10 Low Light House Plants for Shadowy Corners

Rose Morrison

Oct 29, 2021


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Everyone knows plants need sunlight and water to grow. However, not all of them need bright sunshine to thrive. In fact, many varieties can live in low-light conditions and still bloom and grow with relative ease. Here are a few low light house plants to place in your home’s more shadowy corners.

1. Lucky Bamboo

Contrary to popular belief, lucky bamboo isn’t bamboo at all — though it closely resembles other plants within the bamboo family. However, according to feng shui, this plant is lucky. Its little shoots are virtually indestructible and still grow in nearly full-shade environments. Often, you’ll find them adorning office desks and bathrooms. If you receive one of these low light house plants as a gift, you’re sure to enjoy some extra good luck.  

2. Spider 

If you’re beginning to flex your green thumb, consider adding a spider plant to your home. This spiky, green houseplant is incredibly adaptable and one of the easiest to grow. While they prefer bright indirect sunlight, they’ll do just fine in a shady corner of your home. They may even produce tiny white flowers and offsets that you can propagate and plant elsewhere during the summer.

3. Pothos

Pothos is another one of our low light house plants that’s easy to grow and great for beginners. Most varieties can thrive where many others can’t and you can even get away with letting the soil dry out completely before watering again. With rope-like stem and big, leathery leaves, the pothos is sure to add an attractive pop of green to any room. Plant in a hanging basket if you want long, draping greenery.

4. Snake Plant

Mother-in-law’s-tongue — or snake plants — are some of the best low-light plants. These tall, spiky gems convert carbon dioxide into oxygen at night, purifying the air and allowing for a better night’s sleep. They can also remove harmful toxins like xylene, benzene and formaldehyde from your home. Water sparingly and place around your home for decades of clean air and chill ambiance.

5. Zebra Plant

Some people like to call zebra plants urn plants or aechmea. Regardless of what name they go by, they’ll usually hold their bloom and shapes for months in low-light environments. While they can thrive in shady areas, they do best in areas with high humidity. Use a potting soil that drains well and keep it moist to facilitate healthy growth.

6. Zanzibar Gem 

ZZ plants are another low-maintenance option for beginner houseplant lovers. They only need water every few weeks thanks to rhizomes that store water under the soil. While they do best in bright indirect light, they will still grow in environments with very little light. However, they are toxic to humans and pets, causing skin irritation upon contact and an upset for those curious enough to take a bite.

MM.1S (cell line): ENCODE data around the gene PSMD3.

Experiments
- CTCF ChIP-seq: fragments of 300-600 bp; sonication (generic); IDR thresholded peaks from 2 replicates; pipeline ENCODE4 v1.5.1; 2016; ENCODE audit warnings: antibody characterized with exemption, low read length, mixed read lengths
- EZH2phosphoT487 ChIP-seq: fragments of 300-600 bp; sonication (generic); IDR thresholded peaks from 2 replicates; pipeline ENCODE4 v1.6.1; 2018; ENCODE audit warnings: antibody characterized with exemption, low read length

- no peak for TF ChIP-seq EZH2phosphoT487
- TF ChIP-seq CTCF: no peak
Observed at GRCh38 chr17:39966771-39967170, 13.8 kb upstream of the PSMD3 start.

7. Philodendron

If you want a long, draping plant to place in a hanging basket, the philodendron is your plant. This medium to low-light houseplant prefers dry soil between waterings and grows vines that can climb up or down poles and hangers. Even in the shade, they will bloom, but they only flower for two days at a time. Keep a close eye on this plant if you want to catch a glimpse of the process and enjoy its fragrant flowers.

8. Maidenhair Fern

Maidenhair ferns love shady areas. However, they’re a bit more particular about their growing conditions than other house plants. These ferns prefer moist, well-drained soil containing organic matter. Unlike most ferns, they grow best in more alkaline soil and prefer small containers. Maidenhairs also dislike repotting, low humidity, dry air and dry soil. If your fern does dry out, give it a good soak. Eventually, the water will revive the roots and encourage it to produce new leaves.

9. Chinese Evergreen

The Chinese evergreen doesn’t look anything like your typical Christmas tree. Instead, this easy-going foliage plant has rich, green leaves with silver patterns and even produces flowers at times. When it’s young and small, you can place it on a desk or dresser. However, as it grows, you can put it on the floor in a shady corner of your home. There, it will grow just as well as if it were in the light.

10.  Monstera 

You’ll recognize the Swiss cheese plant — or monstera — by the natural holes in its giant leaves. This climbing perennial can grow to be eight feet tall in your home and may produce arum-like flowers once it matures. While the monster does prefer bright to medium indirect sunlight, it will still grow in low-light conditions. Normal room humidity will also suffice as long as you don’t let temperatures drop below 60 degrees Fahrenheit.

How Low Is Too Low?

Most of the houseplants above will do just fine in low light. However, placing them in total darkness or in front of a single north-facing window may result in a very sad-looking plant. Therefore, if you have very few windows to work with or want to place a plant in a windowless room, try turning on an artificial grow light. Doing so will give your plants a better chance of survival and ensure they’re happy and healthy.

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